Most live Christmas trees withstood hurricane damage

Donald Reed, Blanchard, Tobie M.  |  11/25/2008 11:15:17 PM

News Release Distributed 11/25/08

Although Christmas trees were among the thousands of trees damaged during the hurricanes that hit Louisiana this year, this shouldn’t affect the current holiday season, according to Don Reed, LSU AgCenter wildlife and forestry specialist.

“Many Christmas trees at choose-and-cut farms were blown over. Some younger trees suffered root damage and are dying,” Reed said. “You may see effects a couple of years from now, when growers may have to plant some bigger planting stock to catch up from some losses from the hurricanes this year.”

Farm owners were able to pick up and stake many trees that blew over. Although this involved more labor, Reed, who also owns a Christmas tree farm, said he doesn’t think the extra work will mean higher prices for fresh trees.

Most local choose-and-cut Christmas tree farms will open after Thanksgiving. In Louisiana, you will typically find the varieties Leyland cypress, Carolina sapphire and Virginia pine trees.

Leyland cypress is the most widely grown variety in the state, according to the specialist. This variety is popular with people who suffer from allergies because it doesn’t produce oleoresins, the compounds that give off that Christmas tree scent, but aggravate allergies.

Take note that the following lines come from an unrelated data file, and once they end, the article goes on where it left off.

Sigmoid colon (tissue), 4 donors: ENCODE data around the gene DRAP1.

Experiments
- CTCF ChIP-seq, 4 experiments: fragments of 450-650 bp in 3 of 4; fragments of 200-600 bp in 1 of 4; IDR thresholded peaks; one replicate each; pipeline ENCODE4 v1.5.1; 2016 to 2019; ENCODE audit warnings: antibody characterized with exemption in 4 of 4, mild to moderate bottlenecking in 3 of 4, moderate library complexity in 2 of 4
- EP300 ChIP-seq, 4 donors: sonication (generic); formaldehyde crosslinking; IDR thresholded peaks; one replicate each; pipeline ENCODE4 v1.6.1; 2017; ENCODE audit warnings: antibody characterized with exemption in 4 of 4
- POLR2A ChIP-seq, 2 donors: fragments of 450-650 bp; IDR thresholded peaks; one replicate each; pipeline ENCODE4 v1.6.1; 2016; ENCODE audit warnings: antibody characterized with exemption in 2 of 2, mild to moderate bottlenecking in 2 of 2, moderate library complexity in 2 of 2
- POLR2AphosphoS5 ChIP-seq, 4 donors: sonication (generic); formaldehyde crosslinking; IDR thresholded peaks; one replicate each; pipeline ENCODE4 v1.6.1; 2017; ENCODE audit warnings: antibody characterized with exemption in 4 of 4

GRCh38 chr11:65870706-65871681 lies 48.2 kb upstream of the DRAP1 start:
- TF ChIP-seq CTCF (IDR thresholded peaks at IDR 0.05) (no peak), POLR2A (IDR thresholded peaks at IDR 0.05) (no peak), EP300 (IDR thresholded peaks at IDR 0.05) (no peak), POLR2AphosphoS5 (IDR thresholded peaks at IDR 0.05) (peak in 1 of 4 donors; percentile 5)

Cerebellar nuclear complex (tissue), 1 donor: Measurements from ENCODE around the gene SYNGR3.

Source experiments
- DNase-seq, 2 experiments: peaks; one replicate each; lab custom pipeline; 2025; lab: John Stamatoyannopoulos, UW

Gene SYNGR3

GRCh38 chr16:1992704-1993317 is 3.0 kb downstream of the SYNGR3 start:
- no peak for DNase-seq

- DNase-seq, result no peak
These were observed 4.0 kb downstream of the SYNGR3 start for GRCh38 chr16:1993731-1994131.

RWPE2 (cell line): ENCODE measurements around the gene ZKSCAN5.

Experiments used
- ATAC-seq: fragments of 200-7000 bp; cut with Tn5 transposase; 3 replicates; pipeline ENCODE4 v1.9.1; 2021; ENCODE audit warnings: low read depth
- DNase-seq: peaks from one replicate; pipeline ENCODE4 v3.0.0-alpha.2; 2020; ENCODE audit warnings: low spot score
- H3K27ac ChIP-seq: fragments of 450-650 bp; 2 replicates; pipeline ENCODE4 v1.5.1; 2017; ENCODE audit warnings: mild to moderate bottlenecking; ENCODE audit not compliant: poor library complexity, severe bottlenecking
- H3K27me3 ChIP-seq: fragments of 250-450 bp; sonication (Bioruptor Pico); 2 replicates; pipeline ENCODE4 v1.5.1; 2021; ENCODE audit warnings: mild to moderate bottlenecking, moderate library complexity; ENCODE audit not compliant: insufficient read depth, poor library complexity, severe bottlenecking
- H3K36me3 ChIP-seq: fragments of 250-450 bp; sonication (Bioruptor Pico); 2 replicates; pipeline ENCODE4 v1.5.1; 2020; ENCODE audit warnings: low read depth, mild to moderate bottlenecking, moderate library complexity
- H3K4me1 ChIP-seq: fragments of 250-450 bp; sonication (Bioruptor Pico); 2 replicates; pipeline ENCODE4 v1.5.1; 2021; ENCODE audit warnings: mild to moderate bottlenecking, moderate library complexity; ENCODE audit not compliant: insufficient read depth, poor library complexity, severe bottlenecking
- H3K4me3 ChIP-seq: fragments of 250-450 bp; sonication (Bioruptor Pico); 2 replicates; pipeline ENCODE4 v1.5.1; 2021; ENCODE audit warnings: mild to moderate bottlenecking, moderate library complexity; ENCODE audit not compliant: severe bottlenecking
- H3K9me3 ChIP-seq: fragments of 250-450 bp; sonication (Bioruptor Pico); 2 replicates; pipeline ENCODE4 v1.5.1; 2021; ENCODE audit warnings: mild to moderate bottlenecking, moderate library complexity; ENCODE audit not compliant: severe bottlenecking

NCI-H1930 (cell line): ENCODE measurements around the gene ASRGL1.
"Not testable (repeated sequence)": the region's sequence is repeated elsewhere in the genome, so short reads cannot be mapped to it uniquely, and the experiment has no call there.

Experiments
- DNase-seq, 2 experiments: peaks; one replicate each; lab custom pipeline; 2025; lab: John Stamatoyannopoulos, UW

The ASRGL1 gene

Reed said when picking out a tree at a choose-and-cut farm or tree lot, look for a straight trunk and fresh needles.

“Make sure you can run your fingers through the needles, and they don’t fall off. Look at the overall color of the tree to make sure there are no brown spots.”

After choosing a tree, cut about an inch off the base of the tree and always keep it in water.

“These trees can take a lot of water, especially the first few days after they’re cut. Keep plenty of water in the stand.”

And there is no need for additives, “just plain old water will do,” Reed said.

After the holiday season don’t leave your tree on the curb for garbage collection. Many communities recycle the trees and use them for coastal erosion projects or for mulch. Reed also said they make great reefs in fish ponds.

To find a choose-and-cut tree farm in your area, visit

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Contact: Don Reed at (225) 683-5848, or

Writer: Tobie Blanchard at (225) 578-5649, or
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